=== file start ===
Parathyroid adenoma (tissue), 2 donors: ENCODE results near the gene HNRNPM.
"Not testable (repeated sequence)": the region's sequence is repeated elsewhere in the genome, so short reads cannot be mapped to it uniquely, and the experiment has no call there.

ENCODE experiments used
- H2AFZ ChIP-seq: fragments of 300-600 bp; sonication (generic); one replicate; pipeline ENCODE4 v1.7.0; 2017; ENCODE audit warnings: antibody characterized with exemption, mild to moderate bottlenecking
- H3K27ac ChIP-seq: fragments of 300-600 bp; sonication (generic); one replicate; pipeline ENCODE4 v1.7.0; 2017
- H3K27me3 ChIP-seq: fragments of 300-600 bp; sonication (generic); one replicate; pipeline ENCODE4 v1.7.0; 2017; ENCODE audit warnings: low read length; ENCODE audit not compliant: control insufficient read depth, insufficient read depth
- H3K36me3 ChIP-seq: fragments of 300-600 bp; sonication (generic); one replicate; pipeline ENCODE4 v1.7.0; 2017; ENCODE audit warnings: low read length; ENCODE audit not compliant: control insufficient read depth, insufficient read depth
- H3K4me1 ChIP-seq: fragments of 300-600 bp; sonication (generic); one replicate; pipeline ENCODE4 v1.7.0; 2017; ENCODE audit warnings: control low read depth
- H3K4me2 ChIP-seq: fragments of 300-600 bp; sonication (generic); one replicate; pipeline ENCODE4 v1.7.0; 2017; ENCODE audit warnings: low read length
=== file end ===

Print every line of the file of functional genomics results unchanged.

Parathyroid adenoma (tissue), 2 donors: ENCODE results near the gene HNRNPM.
"Not testable (repeated sequence)": the region's sequence is repeated elsewhere in the genome, so short reads cannot be mapped to it uniquely, and the experiment has no call there.

ENCODE experiments used
- H2AFZ ChIP-seq: fragments of 300-600 bp; sonication (generic); one replicate; pipeline ENCODE4 v1.7.0; 2017; ENCODE audit warnings: antibody characterized with exemption, mild to moderate bottlenecking
- H3K27ac ChIP-seq: fragments of 300-600 bp; sonication (generic); one replicate; pipeline ENCODE4 v1.7.0; 2017
- H3K27me3 ChIP-seq: fragments of 300-600 bp; sonication (generic); one replicate; pipeline ENCODE4 v1.7.0; 2017; ENCODE audit warnings: low read length; ENCODE audit not compliant: control insufficient read depth, insufficient read depth
- H3K36me3 ChIP-seq: fragments of 300-600 bp; sonication (generic); one replicate; pipeline ENCODE4 v1.7.0; 2017; ENCODE audit warnings: low read length; ENCODE audit not compliant: control insufficient read depth, insufficient read depth
- H3K4me1 ChIP-seq: fragments of 300-600 bp; sonication (generic); one replicate; pipeline ENCODE4 v1.7.0; 2017; ENCODE audit warnings: control low read depth
- H3K4me2 ChIP-seq: fragments of 300-600 bp; sonication (generic); one replicate; pipeline ENCODE4 v1.7.0; 2017; ENCODE audit warnings: low read length